The Reynolds School District is sending out letters to parents warning that a substitute teacher has been accused of molesting at least one student in 2008.
The alleged molestation came to light when a now 18 year-old victim filed a $6.2 million lawsuit, saying the abuse happened when she was a third-grader at Alder Elementary School.
The district's letter to parents, dated Monday, March 13, said the teacher no longer works in the district. It said the substitute was disciplined by the Teachers Standards and Practices Commission (TSPC) in August 2003, and the teacher's license was suspended for 30 days with four years of probation for inappropriate use of a school computer and grooming behaviors toward students in another district.
The Alder student's family reported the teacher's behavior to Portland Police in 2011. As a result of that report, TSPC revoked his teaching license for gross neglect of duty in 2014, the letter said.
Reynolds schools contracted with the Multnomah Education Service District for its substitutes. Laura Conroy, an MESD spokesperson, could not be reached for comment by press time.
Reynolds School District staff who work with students are fingerprinted and have criminal history checks before working with students, according to the Reynolds letter. These procedures would not identify a risk, as the substitute teacher was not convicted of a crime previously, the letter said.
"At this time, the district is investigating and does not have any additional information," the letter told parents. It urges parents with any information on the case to contact the non-emergency police line at 503-823-3333.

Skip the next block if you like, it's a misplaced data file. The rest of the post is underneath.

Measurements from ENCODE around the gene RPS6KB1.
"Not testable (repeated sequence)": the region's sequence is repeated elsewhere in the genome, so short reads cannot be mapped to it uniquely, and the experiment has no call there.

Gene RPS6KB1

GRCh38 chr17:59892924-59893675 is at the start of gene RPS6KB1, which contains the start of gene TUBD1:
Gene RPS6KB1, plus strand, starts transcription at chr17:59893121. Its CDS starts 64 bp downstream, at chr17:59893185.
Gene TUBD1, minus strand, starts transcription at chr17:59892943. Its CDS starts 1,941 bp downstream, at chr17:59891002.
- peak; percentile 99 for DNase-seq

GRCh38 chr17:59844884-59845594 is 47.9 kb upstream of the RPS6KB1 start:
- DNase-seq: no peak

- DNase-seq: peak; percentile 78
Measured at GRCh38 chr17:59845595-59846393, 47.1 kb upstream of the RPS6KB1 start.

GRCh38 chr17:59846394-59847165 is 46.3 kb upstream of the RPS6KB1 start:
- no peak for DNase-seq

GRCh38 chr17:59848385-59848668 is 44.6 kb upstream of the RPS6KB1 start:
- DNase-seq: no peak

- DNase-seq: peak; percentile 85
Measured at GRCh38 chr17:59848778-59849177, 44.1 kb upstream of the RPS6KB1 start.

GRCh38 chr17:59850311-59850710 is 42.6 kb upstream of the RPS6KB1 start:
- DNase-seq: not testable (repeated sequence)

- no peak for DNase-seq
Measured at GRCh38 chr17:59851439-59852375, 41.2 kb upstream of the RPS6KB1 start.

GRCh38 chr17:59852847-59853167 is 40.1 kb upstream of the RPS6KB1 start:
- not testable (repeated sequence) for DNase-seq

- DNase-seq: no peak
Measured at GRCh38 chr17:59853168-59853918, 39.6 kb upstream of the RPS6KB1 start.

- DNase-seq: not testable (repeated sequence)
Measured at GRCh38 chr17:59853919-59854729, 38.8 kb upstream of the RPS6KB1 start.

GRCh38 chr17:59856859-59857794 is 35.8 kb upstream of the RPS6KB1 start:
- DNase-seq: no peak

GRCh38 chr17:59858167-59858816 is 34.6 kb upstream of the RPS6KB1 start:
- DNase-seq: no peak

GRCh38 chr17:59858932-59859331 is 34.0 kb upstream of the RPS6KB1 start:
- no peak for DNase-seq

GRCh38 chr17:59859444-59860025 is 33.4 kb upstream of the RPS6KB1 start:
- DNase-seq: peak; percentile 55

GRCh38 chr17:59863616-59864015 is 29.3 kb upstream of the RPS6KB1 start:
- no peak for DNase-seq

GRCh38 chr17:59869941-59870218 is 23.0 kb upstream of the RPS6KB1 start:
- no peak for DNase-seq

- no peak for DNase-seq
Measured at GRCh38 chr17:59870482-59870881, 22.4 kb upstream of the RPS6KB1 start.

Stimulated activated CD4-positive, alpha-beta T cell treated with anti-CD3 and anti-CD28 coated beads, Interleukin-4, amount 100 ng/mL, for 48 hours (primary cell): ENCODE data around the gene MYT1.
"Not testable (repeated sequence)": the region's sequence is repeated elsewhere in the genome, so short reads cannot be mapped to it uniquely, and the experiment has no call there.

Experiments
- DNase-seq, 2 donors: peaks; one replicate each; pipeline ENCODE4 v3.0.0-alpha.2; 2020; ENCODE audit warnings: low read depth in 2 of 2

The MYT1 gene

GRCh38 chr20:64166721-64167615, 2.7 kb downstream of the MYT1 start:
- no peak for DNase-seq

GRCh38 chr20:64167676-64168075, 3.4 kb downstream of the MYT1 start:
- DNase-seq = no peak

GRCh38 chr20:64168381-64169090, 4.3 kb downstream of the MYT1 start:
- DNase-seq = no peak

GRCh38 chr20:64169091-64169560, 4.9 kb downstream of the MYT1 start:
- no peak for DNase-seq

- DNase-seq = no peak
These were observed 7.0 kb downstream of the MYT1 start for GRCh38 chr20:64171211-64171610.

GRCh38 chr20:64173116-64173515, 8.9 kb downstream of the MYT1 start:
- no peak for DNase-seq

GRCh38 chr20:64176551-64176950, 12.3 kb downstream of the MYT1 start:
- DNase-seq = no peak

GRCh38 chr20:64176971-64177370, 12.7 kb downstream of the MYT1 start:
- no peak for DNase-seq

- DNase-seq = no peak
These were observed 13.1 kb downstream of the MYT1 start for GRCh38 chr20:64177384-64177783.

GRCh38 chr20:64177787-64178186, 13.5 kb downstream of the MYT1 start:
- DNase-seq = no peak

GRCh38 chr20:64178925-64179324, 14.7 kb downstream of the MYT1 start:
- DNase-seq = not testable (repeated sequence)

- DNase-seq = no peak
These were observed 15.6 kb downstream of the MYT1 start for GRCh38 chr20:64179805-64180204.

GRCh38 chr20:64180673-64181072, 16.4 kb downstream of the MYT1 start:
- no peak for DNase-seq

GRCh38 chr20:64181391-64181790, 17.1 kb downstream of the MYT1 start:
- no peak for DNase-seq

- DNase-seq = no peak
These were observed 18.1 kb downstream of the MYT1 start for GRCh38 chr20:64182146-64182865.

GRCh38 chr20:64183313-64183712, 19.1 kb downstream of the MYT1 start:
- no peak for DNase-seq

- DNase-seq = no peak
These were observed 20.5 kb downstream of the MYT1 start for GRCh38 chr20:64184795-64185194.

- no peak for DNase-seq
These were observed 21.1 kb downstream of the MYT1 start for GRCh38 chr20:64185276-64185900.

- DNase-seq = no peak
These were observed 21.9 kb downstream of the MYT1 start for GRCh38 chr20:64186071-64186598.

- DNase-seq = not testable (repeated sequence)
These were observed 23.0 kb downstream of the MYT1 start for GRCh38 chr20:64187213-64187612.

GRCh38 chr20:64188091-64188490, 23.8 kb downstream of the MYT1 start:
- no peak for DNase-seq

Although the school district letter names the male teacher who allegedly molested the girl, The Outlook is not identifying the former substitute teacher because he was never criminally charged and because he is not listed as a defendant in the civil lawsuit.
According to the lawsuit, reported on earlier by KOIN 6 News, a media partner of The Outlook and Pamplin Media Group:
• The substitute teacher is accused of engaging in "grooming behavior," and that he paid extra attention to five Hispanic students and complimented the girls. At one point, the suit alleges, the substitute teacher called the victim "Bonita," which is Spanish for pretty.
"(The substitute teacher) also engaged in affectionate touching by hugging the five girls and rubbing their shoulders," the suit read.
• Reynolds School District failed to adequately monitor the substitute teacher's behavior, and staff was not properly trained to recognize the signs of child sexual abuse.
• Between April and May 2008, the substitute teacher sexually abused the victim "on several occasions," and is accused of sitting close to her and reaching under a table to touch her genitals.
• In October 2002, the substitute teacher was issued a formal letter of reprimand by the Beaverton School District after it was found out he exchanged inappropriate emails with students, gave students gifts, sent notes and cards to students and had inappropriate physical contact with a former student.
Regarding the allegations in the civil lawsuit, records show a police report was filed. The TSPC received information from the Portland Police Bureau in June 2011 indicating the substitute teacher may have committed acts of "gross neglect of duty."
The Multnomah County District Attorney's Office confirmed to KOIN it received police reports about the allegations, but prosecutors sent the case back to the investigating officers for follow up. Additional information on what happened to the case was not immediately provided by the bureau to KOIN.
Maureen Wheeler, a spokesperson with the Beaverton School District, confirmed the teacher's employment with the district. The substitute teacher was hired on Aug. 31, 1998, and terminated on Aug. 20, 2003. Wheeler offered no other details.
The TSPC told KOIN it sent the teacher's history to the National Association of State Directors of Teacher Education and Certification Clearinghouse, a national collection point for professional educator discipline actions taken across the country.
KOIN has made multiple attempts, via phone and email, to reach the teacher named in the lawsuit, but messages have not been returned.